Mayor, aldermen should take steps now to trim fat from city’s budget
Published 10:08 am Wednesday, September 2, 2015
Sometime between today and Sept.15, the Board of Mayor and Aldermen will approve a fiscal 2016 — its third and probably the most important fiscal document this administration will develop in its term.
Mayor George Flaggs Jr. was on target Tuesday when he said he had some grave concerns about the challenges this particular budget presents, not only for the coming fiscal year, but for the administration’s final budget in 2017.
It’s a tack the city’s two aldermen should also be taking.
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Budgets are supposed to be fiscal blueprints, not only for the coming fiscal year, but for future years. A lot depends on how the board addresses several issues in this fiscal year, some of which can have an effect the next year, which will also be an election year.
The budget has a $561,209 deficit, which under normal circumstances would be resolved by “trimming the fat,” that is, cutting requests for new equipment or construction projects that are deemed unnecessary. But this year is a different case.
While the budget projects $41 in revenue, $14 million of that is “revenue from other sources,” which is one-time funds like the $9.2 million capital improvements bond issue, $1.4 million in one-time funds that were not spent in 2015 and carried over to this year, and loans for equipment lease-purchases. This is money that is already spent.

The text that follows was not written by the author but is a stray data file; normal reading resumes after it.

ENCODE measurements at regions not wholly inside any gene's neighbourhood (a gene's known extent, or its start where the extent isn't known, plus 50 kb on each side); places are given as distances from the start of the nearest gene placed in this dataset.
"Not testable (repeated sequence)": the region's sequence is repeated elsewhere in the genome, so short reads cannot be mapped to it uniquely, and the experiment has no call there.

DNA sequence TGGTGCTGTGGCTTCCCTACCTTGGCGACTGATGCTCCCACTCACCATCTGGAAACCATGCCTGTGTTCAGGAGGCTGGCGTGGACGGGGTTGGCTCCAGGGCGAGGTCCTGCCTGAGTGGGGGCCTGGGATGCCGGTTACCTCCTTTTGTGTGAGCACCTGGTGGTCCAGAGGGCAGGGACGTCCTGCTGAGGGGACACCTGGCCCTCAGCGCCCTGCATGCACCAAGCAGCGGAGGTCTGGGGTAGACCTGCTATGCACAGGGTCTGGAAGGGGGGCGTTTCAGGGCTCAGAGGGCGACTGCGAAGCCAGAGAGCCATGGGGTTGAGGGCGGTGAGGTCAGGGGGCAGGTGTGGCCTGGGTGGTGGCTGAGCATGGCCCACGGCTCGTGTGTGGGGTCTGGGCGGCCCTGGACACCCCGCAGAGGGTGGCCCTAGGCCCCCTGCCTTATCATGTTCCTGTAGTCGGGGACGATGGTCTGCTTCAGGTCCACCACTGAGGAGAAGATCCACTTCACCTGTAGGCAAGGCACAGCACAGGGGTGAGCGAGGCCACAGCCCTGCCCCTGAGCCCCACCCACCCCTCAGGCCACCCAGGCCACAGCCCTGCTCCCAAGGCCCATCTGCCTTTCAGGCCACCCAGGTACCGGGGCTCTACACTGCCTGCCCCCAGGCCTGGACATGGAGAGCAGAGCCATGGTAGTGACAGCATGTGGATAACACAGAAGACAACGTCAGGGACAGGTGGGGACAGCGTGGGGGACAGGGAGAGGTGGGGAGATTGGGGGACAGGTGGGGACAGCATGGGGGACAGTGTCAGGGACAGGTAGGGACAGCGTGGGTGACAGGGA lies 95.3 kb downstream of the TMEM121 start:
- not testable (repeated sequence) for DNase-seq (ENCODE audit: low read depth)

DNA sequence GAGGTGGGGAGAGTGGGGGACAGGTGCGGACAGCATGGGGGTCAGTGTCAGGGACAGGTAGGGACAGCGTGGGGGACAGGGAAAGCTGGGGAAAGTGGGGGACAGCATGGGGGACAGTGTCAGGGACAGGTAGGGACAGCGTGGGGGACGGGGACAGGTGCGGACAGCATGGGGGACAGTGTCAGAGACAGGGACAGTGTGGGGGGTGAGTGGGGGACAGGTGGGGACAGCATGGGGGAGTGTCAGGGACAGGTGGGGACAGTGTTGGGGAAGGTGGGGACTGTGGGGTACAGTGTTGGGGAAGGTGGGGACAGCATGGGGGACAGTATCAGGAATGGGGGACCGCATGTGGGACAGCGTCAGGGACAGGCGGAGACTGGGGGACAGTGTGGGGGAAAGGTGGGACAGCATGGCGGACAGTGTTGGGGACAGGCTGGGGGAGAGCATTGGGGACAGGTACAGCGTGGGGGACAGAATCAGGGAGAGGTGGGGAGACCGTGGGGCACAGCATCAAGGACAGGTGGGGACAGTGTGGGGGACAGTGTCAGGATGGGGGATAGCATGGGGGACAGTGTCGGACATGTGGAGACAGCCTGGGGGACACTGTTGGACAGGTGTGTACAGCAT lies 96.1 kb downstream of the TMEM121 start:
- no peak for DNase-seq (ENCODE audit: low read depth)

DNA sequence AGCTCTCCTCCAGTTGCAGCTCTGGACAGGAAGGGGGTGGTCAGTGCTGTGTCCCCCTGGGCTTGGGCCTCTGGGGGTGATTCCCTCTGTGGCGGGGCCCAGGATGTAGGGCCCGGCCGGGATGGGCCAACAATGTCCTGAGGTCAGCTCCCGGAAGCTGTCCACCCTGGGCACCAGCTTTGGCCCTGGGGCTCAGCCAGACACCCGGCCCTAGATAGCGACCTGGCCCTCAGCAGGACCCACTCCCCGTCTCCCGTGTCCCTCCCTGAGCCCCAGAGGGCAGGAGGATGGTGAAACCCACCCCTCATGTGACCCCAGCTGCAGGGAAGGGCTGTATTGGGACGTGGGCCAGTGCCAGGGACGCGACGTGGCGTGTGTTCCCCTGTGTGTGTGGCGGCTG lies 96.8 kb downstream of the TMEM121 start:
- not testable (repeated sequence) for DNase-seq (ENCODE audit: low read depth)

Take that $14 million out of the projected revenue and the city’s true operating budget is $27 million, $2 million less than the $29 million operating budget in 2015.
The city’s two recurring revenue streams, property and sales taxes, have shown very little growth from fiscal 2015.
Property tax revenue is estimated at $8.5 million, about $36,500 more than the $8.46 million collected in 2015. Sales tax revenue for 2016 is put at $7.77 million, about $50,000 more than the $7.72 million collected in 2015.
With these issues facing the board, the mayor and aldermen will have to look long and hard at resolving the budget in a way that it doesn’t adversely affect the city.
One possibility of resolving the issue would be an infusion of cash from the city’s 2014 $1.4 million surplus, but this is also one-time money, and the board will have to be wary of moving in that direction except as a last resort.
If the board wants an object lesson in using one-time money to resolve budget woes, all it has to do is look west to Louisiana and its $1.6 billion deficit.
There is another incentive to fixing the budget besides sound fiscal responsibility. The board is up for re-election in 2017. No public official wants to run for re-election with the albatross of raising taxes or approving mass employee layoffs.
The city has been moving in a positive directions since this administration was sworn in July 2013.
Faced with a potential fiscal crisis with possible long range effects, they need to demonstrate leadership and fiscal responsibility and take the proper steps to protect city’s finances not only for the coming fiscal year but fiscal 2017.